While fighting games are nothing new to me, I am not a veteran of the BlazBlue series. I’ve dipped my toe in a couple of times and always had fun, but they seem geared more toward hardcore fighting game players and less toward the casual player like me. BlazBlue: Cross Tag Battle is a crossover event that many people, myself included, drooled over. Characters from the Persona Arena series, BlazBlue, Under Night In-Birth, and RWBY are all present. Arc System Works have had their hands full for a while now, with the recently released Dragon Ball FighterZ, but Cross Tag Battle has gotten an extreme amount of love from the developers.
To start, there are a handful of different modes for players to choose from. Some of the more obvious ones are the training, versus, and story modes. The less obvious are a mission mode, which is treated as a tutorial, and a survival mode.
I started with the story mode, thinking I would get some sort of explanation of controls and gameplay style. That was the incorrect choice. Instead of easing players in, BlazBlue decides to throw them into the deep end. Granted, a lot of fighters play similarly just with different intricacies for the people willing to commit the time and effort to learn, so learning the basics should be pretty easy for anyone.
However, after backing out of the story mode to actually utilize the mission mode tutorial, I discovered how boring it actually was. Arc System Works had tutorials built into the story mode of Dragon Ball FighterZ six months ago, which helped me learn as I played through the story. The inclusion of a mission mode tutorial that wasn’t even fun to learn made me jump back into story mode with a learn-as-you-go mentality.
This feels counterintuitive. With a crossover event the size of this one, it feels like anyone who picks this up as part of the “fandom” of one of the other series is at a serious disadvantage. There will without a doubt be people who are fans of Persona or RWBY who pick this up and feel handicapped, particularly players who haven’t been following the BlazBlue series but are here for the crossover characters instead.
There are 20 characters included in the roster at launch, with several characters as planned DLC. The roster on display is heavily favored toward BlazBlue, as it should be considering this is focused on Arc System Works’ property. Ten BlazBlue characters, four Persona 4 characters, four Under Night characters, and two RWBY characters are all available at launch. The best part about the roster is that with Arc System Works pedigree of fighters, each one feels absolutely unique and different than the others.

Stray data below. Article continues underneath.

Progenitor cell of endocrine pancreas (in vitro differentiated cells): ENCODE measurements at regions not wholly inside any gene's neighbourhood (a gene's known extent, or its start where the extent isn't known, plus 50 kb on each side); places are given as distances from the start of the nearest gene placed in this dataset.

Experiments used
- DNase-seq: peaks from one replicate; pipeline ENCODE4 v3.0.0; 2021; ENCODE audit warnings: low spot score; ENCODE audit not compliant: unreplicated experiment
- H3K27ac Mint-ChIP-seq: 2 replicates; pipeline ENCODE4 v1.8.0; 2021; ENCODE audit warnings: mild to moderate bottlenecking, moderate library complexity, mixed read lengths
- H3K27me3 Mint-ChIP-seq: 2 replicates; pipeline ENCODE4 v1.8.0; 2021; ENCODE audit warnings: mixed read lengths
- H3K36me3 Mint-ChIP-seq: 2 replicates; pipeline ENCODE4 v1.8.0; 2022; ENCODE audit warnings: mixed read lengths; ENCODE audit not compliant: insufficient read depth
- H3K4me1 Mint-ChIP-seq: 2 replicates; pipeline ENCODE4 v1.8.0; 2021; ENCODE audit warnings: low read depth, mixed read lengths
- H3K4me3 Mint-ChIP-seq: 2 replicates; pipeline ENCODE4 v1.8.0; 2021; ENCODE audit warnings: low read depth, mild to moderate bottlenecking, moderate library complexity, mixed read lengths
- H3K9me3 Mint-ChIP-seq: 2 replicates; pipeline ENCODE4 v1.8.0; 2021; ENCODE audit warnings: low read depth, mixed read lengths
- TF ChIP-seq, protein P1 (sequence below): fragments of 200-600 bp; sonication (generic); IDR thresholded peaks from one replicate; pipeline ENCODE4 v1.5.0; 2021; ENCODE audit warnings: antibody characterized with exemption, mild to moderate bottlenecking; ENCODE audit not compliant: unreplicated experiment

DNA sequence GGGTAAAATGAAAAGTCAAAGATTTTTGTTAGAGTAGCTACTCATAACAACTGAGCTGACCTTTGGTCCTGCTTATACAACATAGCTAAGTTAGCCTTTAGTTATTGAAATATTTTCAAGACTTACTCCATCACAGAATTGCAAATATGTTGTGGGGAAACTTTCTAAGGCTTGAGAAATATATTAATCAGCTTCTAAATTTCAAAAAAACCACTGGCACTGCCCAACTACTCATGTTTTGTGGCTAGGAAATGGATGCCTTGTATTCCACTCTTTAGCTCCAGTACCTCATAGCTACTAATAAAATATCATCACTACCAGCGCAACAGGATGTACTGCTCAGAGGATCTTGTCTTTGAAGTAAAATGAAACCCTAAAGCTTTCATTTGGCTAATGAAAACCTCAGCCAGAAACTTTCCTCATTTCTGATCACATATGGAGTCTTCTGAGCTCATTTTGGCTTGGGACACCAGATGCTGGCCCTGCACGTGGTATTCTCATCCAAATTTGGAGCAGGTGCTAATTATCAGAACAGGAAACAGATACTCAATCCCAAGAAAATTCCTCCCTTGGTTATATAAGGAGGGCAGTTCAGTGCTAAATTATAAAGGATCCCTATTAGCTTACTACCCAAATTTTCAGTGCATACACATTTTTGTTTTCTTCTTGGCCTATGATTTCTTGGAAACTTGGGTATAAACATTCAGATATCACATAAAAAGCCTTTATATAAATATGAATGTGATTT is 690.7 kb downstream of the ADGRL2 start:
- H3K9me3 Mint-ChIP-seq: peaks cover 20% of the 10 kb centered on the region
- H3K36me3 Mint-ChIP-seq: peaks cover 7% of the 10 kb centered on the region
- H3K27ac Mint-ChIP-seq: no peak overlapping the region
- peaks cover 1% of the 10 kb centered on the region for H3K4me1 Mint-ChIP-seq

Like Dragon Ball FighterZ in January, BlazBlue features an auto combo system which is something that we have seen in a lot of fighters lately. The auto combo has a cost on gameplay depth though, and players that are here to learn combos and obliterate opponents are hung out to dry. Luckily, where the combo system is lacking, the assist system makes up for it. In Cross Tag Battle, each team is made up of two characters, and each character has a few assist actions to use in battle. These assists are extremely easy to use during combos, and because of the versatility of the different types of assists, makes continuing combos easy even with a knockback or knockdown.
The assist system is really what drives Cross Tag Battle and what kept me coming back for more. In addition to EX meters, there is also an assist meter. The assist meter fills up throughout the course of battle, and if players get stuck in a long combo they can’t get out of, they can expend all of the meter to exercise a Cross Burst that interrupts enemy attacks and swaps out for your partner character. It’s a risk-reward system, though, because utilizing a Cross Burst means you can’t use character assists for a short time.
Visually, BlazBlue is stunning. The character models, environments, and flashy abilities all make for frenetic fights that I couldn’t get enough of. There were a few times where I would get lost in the chaos of the screen and I didn’t know what was happening, but Arc System Works has done a great job making everything have the right amount of visual flair. Traversal and attacks feel weighty with the responsive controls, and the tactical nature of the assist and Cross Burst systems really make every move feel important.
Much like FighterZ, (and Xrd Revelator, from what I’ve read) BlazBlue: Cross Tag Battle features a main hub with chibi characters roaming around to speak to in order to select game modes. I personally really like this feature as it makes selecting modes and viewing galleries more fun than just navigating a menu. The biggest letdown in Cross Tag Battle was the story mode. Lots of reading complemented by (mostly) uninteresting dialogue really drag down the plot, which eventually crumbles under the weight of its own scope. The incredible battle system is unfortunately bogged down by a lot of these segments, leaving me more than anything just craving more fights.
It’ll be interesting to see whether BlazBlue: Cross Tag Battle has lasting replay value. It has a lot of great characters, but with the same amount of fighters locked behind DLC, I’m wondering how long players will be able to take the constant shove of paid characters. Despite this, the online battles are furious and fun and will be where players spend most of their time once they’re used to the combat system. Even with the dialogue bogging down some of the plot, it was still wonderful seeing some of my favorite Persona characters mixed in with these other franchises, and they still have a good home with Arc System Works.